Indicators of a genuine Oregonian
The night after Thanksgiving I went to see a band at Terminal Gravity. One of the musicians lifted his shirt to show off his tattoo. It was a likeness of the Portland White Stag lighted sign with a Sasquatch climbing up the side. Doesn’t get anymore “Oregon” than that.
Since returning to the state of my youth I observe certain items in people’s home that denote a true Oregonian. A look in the cheese drawer invariably reveals a two-pound block of Tillamook. It’s like that scene in “Repo Man” where the mentor explains that in every repossessed car there is a tree-shaped air freshener.
Another sure sign of a loyal Oregonian, native or transplant, is a Pendleton blanket draped over the back of a sofa or used as a bedspread.
Eastern Oregonians are keenly aware that there are two Oregons, despite a ubiquitous appreciation for cheese and blankets. Used to traveling to Portland from Colorado and Maryland for so many years, I still catch myself saying, “I’m going to Oregon” when I mean I’m going to Portland.
Watching the newest Bond movie at a Portland theater, James’s family estate’s caretaker tells him all of the family guns were sold to a collector in Idaho. Only my scout and I laughed, keenly aware of the Snake River divide.
Two years ago a couple of “Saturday Night Live” veterans started a show called “Portlandia,” which put the fine point on the cultural diversity between rural Oregon and the metropolis where the Willamette and Columbia rivers meet.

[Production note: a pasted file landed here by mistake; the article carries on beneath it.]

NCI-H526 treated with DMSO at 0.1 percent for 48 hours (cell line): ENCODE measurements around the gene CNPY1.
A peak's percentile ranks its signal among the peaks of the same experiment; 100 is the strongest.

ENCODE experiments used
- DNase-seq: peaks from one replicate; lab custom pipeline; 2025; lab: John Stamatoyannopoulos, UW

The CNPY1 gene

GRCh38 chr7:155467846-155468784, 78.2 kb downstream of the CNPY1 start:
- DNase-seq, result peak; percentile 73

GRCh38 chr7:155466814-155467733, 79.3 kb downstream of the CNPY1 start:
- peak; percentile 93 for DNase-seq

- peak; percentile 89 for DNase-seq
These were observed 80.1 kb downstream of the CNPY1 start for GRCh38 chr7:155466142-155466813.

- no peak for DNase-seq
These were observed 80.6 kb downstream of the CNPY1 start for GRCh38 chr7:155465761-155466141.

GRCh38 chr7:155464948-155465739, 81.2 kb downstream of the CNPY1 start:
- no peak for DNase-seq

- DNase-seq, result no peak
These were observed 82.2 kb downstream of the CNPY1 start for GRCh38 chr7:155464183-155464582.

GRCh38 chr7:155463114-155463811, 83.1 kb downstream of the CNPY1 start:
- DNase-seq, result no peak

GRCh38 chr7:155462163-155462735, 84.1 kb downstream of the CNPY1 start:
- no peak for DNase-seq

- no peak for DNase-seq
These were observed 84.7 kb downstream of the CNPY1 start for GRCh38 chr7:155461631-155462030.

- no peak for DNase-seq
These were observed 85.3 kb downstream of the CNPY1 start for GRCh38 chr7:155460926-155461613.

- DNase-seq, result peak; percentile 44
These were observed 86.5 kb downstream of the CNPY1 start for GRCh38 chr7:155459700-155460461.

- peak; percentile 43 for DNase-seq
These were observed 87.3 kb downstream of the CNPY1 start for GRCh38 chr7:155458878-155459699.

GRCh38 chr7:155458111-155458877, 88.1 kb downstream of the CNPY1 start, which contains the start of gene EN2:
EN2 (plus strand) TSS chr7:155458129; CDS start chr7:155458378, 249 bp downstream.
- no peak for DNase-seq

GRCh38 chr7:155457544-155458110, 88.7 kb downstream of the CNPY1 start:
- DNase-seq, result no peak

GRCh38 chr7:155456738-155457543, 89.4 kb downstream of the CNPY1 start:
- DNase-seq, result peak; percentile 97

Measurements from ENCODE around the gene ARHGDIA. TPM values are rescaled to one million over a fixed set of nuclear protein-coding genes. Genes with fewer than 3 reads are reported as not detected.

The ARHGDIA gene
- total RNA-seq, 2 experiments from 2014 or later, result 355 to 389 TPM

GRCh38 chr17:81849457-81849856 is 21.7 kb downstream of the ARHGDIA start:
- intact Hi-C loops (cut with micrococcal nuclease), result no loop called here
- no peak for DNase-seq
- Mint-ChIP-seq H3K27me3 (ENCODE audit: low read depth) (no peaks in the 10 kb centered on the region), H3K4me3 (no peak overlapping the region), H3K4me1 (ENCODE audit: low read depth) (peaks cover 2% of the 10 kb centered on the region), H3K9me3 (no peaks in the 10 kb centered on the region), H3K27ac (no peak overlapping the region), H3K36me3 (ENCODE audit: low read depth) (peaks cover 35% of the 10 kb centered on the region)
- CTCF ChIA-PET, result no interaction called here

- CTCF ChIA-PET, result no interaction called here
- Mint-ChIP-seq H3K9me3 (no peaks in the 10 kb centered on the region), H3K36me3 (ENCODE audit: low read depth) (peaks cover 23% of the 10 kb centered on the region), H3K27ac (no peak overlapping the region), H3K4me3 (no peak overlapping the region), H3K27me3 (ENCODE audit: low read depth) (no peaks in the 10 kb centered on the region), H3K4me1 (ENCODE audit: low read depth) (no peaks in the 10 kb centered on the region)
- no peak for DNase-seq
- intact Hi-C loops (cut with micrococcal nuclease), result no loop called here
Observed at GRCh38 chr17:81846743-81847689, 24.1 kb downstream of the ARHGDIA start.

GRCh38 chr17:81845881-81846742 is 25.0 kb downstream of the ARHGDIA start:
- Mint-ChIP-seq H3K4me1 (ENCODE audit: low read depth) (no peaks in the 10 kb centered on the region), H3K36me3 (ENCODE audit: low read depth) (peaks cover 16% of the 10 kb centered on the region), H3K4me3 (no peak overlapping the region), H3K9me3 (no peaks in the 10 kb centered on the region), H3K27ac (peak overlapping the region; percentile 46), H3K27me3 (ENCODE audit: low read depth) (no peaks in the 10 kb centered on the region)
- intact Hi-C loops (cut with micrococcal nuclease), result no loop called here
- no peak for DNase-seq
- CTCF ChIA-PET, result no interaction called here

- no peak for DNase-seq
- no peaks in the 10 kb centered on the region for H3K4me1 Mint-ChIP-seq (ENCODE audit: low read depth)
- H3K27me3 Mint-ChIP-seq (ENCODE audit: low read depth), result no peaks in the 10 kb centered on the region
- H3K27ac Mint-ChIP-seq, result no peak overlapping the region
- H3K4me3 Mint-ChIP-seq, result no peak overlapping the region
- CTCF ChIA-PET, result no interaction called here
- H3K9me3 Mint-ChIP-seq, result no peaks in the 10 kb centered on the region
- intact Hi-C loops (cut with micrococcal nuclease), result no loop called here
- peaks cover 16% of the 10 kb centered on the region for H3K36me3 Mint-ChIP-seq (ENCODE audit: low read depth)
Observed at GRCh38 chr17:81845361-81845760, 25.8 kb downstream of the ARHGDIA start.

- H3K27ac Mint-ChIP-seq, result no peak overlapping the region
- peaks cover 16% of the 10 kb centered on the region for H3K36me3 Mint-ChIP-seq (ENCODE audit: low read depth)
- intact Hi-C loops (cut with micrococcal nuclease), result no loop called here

I spent a week visiting family shortly after I was introduced to the avant garde comedy. With that show as a reference, I fairly sputtered just getting coffee at the local Stumptown outlet or going into a Seven-11. Girls with tights, knee highs and leg warmers matched with tall boots and mini skirts made me gawk like the hillbilly I have become. It’s nothing like the “hippie farmer” look we sport in the county where Carhartts and Boggs are proper dress for most any occasion.
A few years ago I invested in a pair of Western riding boots and a pair of clogs. If the weather is too wet or snowy, of course I have the mountaineering boots in the back of the car along with a spare North Face waterproof coat.
I watch the Portland women walk by as I eat dinner with Mom and Dad in amazement. Through my risotto and roasted pork I mumble, “What would the commissioners say if I walked in on a Monday morning dressed like that?”
To be fair, one of my Portland friends, who does not dress like she just crawled out of a trash bin, accused me of looking like a retro ski bunny with my Eddie Bauer black cords from Second Best, silk turtleneck from the Soroptimist Thrift Store, the liner to my ski coat, and my five-year-old clogs. I sighed. “It’s cold where I live.”
But seriously? A trip to the local club in my parents’ neighborhood made me want to exclaim, “Portland! Where fashion went to die!” Women in gold satin tights over short shorts, and heels and oh my, a complete assault on my senses — but perhaps it’s true? I’m nothing but a retro ski bunny from Wallowa County with a two-pound block of Tillamook in the cheese drawer and a king size Pendleton on my bed?